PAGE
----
Microsoft Rolls Out Bing Streetside In London

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Microsoft is hoping to challenge Google Street View’s dominance in visual mapping with its Streetside feature

Microsoft has started rolling out its ‘Streetside’ feature for Bing Maps in the UK, with the first street-level images of London emerging late last week.

Microsoft announced back in April that its Streetside cars had started collecting 360-degree photos of UK streets in London and other European cities, following the US launch of the service in 2009. The Streetside visual mapping feature for Bing has been billed as a competitor to Google Street View.

The London images are the first to emerge, with Manchester and the Merseyside area expected to follow soon. “We’re not setting out to record every street,” Microsoft’s director of search Dave Coplin told the BBC in April. “We believe it is most valuable in urban centres where people want to find services.”

Silverlight needed for full version

Bing users can access the new Streetside feature by going to Bing Maps and clicking the ‘person’ icon on the toolbar above the map. Areas covered by the service will be highlighted in blue. Users can then zoom in and place the icon on a particular street, to get a 360-degree view from that spot.

To get the full “immersive” Bing Streetside experience, users need to install Silverlight – Microsoft’s alternative to Adobe’s Flash Player. This provides a user interface akin to Google Street View, with high-quality street imagery and the ability to rotate and adjust your position within the application.

However, users without Silverlight are forced to make do with “Bing Maps Classic” – which displays the street-level imagery as a single static panoramic photo, alongside a map pinpointing the corresponding location (see below). A list of nearby shops and attractions also appears below the image in classic mode.

Privacy precautions

Microsoft is working hard to avoid the privacy concerns that have plagued Google since the launch of its Street View service. On a dedicated website, the company explains that it uses image processing software to automatically blur faces and vehicle number plates.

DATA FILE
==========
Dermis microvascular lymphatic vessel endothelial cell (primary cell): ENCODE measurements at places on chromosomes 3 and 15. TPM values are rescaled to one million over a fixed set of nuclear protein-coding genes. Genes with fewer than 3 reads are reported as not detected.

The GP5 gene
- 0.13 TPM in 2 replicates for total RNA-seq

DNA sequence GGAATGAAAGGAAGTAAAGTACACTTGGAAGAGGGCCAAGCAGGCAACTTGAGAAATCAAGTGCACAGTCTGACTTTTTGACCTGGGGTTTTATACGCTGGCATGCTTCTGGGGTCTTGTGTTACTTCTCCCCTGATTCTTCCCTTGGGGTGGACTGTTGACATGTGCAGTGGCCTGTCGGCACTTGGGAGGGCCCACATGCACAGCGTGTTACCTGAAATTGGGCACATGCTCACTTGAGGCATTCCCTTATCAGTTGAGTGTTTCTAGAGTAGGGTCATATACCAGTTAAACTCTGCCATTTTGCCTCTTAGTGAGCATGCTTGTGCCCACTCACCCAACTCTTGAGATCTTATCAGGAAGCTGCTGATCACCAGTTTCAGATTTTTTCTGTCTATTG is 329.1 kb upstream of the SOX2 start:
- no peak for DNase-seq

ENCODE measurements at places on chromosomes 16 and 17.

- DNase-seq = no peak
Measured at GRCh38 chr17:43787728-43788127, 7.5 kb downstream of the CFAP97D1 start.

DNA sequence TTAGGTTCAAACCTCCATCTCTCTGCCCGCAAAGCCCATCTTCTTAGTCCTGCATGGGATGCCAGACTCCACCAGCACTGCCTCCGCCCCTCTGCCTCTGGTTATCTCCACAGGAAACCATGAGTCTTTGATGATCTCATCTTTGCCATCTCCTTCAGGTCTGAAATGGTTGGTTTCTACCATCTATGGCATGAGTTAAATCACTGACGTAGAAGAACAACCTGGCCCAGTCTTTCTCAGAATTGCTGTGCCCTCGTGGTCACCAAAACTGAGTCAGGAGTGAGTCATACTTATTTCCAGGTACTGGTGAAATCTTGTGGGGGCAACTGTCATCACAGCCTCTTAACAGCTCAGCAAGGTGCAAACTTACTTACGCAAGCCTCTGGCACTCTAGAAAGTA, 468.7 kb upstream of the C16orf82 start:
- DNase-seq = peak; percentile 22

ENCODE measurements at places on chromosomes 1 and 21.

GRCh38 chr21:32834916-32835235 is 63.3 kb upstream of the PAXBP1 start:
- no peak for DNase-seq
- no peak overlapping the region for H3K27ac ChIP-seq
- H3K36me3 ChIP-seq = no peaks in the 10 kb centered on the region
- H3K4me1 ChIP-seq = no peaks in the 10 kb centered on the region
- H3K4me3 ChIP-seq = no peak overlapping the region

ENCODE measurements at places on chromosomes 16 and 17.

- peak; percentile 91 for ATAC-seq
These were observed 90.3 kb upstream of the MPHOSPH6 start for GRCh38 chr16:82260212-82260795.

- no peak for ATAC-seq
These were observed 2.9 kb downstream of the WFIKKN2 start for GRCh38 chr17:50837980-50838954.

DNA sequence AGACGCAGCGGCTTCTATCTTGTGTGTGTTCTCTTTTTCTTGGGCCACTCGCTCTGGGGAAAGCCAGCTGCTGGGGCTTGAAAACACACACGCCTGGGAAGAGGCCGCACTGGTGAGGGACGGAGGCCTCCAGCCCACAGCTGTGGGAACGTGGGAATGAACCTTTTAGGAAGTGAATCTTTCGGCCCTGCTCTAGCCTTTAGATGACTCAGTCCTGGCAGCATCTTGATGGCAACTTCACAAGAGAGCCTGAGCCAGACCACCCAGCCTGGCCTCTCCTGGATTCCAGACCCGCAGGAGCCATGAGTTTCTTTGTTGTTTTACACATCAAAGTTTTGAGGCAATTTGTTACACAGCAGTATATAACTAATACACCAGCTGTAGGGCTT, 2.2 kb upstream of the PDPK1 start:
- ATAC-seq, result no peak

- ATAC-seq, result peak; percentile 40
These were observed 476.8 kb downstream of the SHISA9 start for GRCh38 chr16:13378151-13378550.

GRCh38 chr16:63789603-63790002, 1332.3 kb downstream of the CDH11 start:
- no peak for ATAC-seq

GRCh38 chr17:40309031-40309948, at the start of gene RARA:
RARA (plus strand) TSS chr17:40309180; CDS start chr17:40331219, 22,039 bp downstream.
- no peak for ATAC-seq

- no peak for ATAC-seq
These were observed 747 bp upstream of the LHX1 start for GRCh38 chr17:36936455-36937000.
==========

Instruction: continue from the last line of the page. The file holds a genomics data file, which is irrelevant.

“In addition, anyone may flag any image they feel is inappropriate or sensitive for review and possible removal,” the company states. “Microsoft specialists review every request and act quickly to remove objectionable imagery.”

The focus on privacy is perhaps wise, in light of the hostile reception Google Street View has received in some town and cities. In 2009 a group of British villagers from Broughton formed a human chain to turn away a car shooting images for Street View.

The service has also been the subject of official enquiries, after it accidentally collected more than 600GB of payload data from unsecured Wi-Fi networks while photographing streets around the world.

Google confirmed at Christmas it had deleted the last of the UK data collected by its Street View cars in the notorious ‘WiSpy’ incident. But the company had to endure months of controversy and investigations, including one from the Information Commissioner’s Office (ICO), as well as many overseas probes.

Microsoft informed eWEEK Europe that while the Streetside cars are not currently collecting Wi-Fi data, the company has asked the UK regulator for permission to map out the location of Wi-Fi networks in the UK. However, it said that if this permission is granted, the cars will refrain from collecting payload data.

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